South Carolina lawmaker was one of just nine Republicans to support criminal referral for former Donald Trump aide
♦By Rich Shumate, ChickenFriedPolitics.com editor
WASHINGTON (CFP) — South Carolina U.S. Rep. Nancy Mace was the lone Southern Republican to vote to hold former Donald Trump adviser Steve Bannon in contempt of Congress for refusing to cooperate with the panel investigating the January 6th attack on the U.S. Capitol.
The House voted 229 to 220 on October 21 to hold Bannon in contempt for refusing to comply with the committee’s subpoenas for documents and a deposition. Mace was one of just nine Republicans to support the contempt citation, which Republican leaders had lobbied their caucus to oppose.
Mace, a first-term lawmaker already facing three 2022 primary challengers in her Lowcountry district, cast her politically risky vote as a defense of the Constitution and warned Republicans that they are better off leaving the subpoena power intact in case they take the House majority next year.
“We will want this same tool in our toolbox to release the spigot, investigating the crises facing our nation: the southern border, the botched exit from Afghanistan, and Antifa, for starters,” she said in a statement after her vote. “We will need the same subpoena power upheld today.”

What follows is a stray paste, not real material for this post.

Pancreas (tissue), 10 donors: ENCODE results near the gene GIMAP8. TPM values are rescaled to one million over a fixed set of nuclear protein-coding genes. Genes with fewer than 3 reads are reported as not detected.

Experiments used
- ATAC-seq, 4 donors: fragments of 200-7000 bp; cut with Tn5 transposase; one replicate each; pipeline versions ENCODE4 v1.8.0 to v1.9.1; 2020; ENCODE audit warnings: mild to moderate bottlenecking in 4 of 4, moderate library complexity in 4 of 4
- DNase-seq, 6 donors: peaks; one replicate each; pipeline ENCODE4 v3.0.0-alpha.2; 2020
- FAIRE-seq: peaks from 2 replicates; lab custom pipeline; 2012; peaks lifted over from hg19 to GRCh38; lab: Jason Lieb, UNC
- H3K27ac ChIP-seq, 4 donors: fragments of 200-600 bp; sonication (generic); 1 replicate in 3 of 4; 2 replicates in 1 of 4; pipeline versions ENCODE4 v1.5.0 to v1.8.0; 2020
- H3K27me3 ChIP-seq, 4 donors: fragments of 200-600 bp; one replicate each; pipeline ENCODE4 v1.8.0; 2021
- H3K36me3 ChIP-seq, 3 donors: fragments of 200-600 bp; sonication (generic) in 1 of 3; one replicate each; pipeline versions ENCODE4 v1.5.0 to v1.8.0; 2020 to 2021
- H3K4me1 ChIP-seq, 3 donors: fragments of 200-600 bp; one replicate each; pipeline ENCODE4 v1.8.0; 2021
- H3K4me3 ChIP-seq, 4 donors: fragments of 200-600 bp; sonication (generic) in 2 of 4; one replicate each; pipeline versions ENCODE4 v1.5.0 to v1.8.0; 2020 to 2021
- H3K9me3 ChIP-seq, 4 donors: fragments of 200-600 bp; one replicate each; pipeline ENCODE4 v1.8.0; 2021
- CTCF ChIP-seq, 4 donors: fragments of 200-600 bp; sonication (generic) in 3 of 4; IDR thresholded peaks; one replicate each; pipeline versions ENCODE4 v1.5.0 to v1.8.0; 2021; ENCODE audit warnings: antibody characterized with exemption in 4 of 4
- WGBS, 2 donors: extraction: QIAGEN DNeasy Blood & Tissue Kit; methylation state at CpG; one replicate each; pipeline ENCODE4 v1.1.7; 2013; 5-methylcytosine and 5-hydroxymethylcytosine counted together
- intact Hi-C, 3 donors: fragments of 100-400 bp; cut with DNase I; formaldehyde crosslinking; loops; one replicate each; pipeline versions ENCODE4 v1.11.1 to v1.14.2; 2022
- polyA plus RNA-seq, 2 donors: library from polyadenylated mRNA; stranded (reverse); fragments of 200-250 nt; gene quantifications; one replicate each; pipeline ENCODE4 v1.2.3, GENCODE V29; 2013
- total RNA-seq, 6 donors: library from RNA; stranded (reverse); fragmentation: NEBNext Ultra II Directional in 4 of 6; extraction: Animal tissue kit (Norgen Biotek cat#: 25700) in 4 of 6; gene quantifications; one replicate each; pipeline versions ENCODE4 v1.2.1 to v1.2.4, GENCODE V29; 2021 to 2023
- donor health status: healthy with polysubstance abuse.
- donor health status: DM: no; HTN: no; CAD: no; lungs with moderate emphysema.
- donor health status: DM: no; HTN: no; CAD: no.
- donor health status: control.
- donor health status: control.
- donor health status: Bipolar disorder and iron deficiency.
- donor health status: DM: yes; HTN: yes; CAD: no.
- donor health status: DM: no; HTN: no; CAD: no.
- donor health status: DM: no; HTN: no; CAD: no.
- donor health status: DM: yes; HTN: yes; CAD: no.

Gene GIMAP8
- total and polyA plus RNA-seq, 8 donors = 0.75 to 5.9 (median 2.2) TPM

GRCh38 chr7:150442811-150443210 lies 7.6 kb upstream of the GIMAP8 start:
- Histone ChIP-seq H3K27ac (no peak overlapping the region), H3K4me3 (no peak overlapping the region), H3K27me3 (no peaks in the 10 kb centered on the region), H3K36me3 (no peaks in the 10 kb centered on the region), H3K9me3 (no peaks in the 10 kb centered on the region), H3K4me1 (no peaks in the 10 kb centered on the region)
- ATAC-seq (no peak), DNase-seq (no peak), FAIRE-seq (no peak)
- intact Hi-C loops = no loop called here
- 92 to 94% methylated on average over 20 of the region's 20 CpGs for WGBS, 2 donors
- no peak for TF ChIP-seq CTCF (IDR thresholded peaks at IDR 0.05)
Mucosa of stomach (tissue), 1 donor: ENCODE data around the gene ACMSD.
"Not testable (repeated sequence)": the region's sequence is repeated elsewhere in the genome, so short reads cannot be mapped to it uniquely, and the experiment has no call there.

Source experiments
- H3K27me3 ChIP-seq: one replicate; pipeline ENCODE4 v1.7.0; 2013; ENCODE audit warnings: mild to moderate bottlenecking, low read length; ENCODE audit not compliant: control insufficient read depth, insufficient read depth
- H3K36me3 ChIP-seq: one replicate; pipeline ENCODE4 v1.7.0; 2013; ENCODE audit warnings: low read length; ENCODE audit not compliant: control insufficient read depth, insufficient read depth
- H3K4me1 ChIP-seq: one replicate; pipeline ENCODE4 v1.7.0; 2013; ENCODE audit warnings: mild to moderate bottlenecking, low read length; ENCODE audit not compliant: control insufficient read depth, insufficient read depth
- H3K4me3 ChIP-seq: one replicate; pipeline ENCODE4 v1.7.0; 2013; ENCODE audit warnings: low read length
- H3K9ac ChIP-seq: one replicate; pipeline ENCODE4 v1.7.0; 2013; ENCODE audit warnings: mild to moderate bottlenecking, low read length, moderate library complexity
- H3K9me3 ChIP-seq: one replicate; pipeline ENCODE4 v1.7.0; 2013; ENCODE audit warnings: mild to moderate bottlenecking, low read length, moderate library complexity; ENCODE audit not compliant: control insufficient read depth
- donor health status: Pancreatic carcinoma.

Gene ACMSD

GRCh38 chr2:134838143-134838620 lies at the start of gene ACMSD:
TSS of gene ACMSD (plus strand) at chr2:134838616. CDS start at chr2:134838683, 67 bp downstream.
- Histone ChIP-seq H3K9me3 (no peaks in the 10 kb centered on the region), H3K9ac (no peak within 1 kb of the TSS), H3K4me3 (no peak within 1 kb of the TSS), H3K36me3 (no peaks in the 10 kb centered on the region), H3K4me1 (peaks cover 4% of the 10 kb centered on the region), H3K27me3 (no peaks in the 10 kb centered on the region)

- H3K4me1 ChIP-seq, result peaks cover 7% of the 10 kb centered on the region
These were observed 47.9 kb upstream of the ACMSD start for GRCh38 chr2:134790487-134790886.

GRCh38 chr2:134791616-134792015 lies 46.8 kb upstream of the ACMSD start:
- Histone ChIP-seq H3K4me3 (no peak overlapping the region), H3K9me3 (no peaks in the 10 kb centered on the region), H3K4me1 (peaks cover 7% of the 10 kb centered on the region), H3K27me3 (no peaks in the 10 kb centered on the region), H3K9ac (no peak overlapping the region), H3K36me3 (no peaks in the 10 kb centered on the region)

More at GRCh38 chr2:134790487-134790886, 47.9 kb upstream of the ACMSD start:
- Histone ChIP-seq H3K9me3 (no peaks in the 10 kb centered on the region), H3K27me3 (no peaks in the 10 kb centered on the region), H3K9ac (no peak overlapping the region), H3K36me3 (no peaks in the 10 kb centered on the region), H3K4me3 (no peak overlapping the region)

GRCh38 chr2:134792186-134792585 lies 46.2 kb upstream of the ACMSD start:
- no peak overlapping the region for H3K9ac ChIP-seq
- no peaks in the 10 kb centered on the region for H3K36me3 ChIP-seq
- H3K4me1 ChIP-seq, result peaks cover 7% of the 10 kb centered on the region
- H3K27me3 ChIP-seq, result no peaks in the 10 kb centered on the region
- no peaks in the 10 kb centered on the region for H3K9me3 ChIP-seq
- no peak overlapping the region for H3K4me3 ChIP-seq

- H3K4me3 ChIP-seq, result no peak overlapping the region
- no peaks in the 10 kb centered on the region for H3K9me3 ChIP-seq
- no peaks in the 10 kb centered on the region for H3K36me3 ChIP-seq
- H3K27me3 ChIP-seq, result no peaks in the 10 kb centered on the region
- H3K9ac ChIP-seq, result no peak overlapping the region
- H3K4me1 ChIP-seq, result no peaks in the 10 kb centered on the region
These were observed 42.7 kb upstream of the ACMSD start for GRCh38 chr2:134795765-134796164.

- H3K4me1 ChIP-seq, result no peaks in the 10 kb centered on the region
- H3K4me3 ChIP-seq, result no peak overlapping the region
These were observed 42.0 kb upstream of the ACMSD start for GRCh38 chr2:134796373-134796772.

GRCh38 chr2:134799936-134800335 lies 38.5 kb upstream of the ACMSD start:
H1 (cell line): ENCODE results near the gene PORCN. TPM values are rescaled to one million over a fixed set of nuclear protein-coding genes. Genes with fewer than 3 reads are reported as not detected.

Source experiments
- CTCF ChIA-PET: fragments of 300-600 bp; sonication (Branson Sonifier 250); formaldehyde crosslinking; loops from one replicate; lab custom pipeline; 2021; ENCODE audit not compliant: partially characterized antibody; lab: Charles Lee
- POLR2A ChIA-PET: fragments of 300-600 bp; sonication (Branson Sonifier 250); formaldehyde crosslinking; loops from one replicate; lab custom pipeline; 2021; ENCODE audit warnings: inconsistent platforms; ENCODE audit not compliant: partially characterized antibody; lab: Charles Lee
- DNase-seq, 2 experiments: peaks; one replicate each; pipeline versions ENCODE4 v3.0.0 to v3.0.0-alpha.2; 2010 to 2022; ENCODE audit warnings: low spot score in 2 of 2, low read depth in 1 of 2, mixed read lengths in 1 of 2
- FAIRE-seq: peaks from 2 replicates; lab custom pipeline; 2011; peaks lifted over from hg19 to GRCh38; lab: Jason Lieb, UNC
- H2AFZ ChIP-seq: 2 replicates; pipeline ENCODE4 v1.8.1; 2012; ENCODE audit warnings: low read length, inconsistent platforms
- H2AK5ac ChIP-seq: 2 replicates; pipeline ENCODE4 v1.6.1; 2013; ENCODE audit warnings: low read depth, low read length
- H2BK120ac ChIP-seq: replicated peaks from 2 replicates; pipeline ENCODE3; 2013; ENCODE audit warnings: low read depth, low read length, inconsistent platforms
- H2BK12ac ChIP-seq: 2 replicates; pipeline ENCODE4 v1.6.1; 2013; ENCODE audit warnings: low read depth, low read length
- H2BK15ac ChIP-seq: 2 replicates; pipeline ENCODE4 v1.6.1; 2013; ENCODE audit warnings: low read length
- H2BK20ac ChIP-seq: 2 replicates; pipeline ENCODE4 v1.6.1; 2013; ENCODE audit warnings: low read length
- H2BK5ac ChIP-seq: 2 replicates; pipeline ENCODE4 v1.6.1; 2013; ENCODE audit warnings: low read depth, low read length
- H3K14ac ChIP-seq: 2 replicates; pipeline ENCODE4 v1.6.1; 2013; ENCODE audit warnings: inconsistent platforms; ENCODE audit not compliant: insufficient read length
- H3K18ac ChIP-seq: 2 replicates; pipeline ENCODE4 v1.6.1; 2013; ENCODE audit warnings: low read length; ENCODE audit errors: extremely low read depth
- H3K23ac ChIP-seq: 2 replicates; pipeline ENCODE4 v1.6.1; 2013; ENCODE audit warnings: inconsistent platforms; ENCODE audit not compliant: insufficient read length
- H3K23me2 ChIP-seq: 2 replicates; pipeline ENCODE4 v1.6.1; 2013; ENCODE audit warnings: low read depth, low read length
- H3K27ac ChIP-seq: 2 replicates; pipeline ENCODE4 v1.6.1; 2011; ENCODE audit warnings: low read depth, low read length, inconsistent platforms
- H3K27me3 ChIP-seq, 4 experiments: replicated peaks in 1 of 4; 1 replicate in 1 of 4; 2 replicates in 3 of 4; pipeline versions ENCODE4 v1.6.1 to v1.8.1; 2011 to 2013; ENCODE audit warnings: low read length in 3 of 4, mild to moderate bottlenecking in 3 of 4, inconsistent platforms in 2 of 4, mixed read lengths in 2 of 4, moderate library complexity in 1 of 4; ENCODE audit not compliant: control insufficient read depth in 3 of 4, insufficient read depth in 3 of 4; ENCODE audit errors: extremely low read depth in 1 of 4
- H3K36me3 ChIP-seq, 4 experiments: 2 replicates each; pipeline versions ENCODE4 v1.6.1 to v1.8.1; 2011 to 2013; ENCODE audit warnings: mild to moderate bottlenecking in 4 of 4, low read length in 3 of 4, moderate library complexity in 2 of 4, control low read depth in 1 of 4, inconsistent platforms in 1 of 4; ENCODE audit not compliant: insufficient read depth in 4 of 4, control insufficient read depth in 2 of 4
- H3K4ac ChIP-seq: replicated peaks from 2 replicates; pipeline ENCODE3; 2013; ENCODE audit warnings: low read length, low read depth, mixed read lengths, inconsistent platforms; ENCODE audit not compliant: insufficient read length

But Mace also took a swipe at the work of the January 6th committee, which she voted against when it was created by the House in June.
“I want us to imagine the positive impact on our country if Congress invested the same amount of time, energy and effort into investigating violent acts and domestic terrorism within groups such as Antifa or Black Lives Matter,” she said. “We’d all be better and safer for it.”
Bannon has based his refusal to cooperate with the committee on a claim of executive privilege, which has been asserted by Trump. But Mace said Bannon needed to appear before the committee and make that claim himself, rather than ignoring the subpoena.
“Executive privilege protects the advice given to the President. That protection can be invoked when called before Congress,” she said. “When Congress issues a subpoena, that individual must appear before Congress and invoke that privilege.”
Mace was sharply critical of Trump after the January 6th attack, but she did not vote in favor of his impeachment. Her vote to hold Bannon in contempt is likely to fuel complaints from Trump supporters in her district that she is insufficiently supportive of the former president.
All of her three current Republican challengers — T.J. Allen, Ingrid Centurion or Lynz Piper-Loomis — are political newcomers, and none have raised significant money. But the filing deadline isn’t until March, leaving time for another big-name candidate to join the field with Trump’s blessing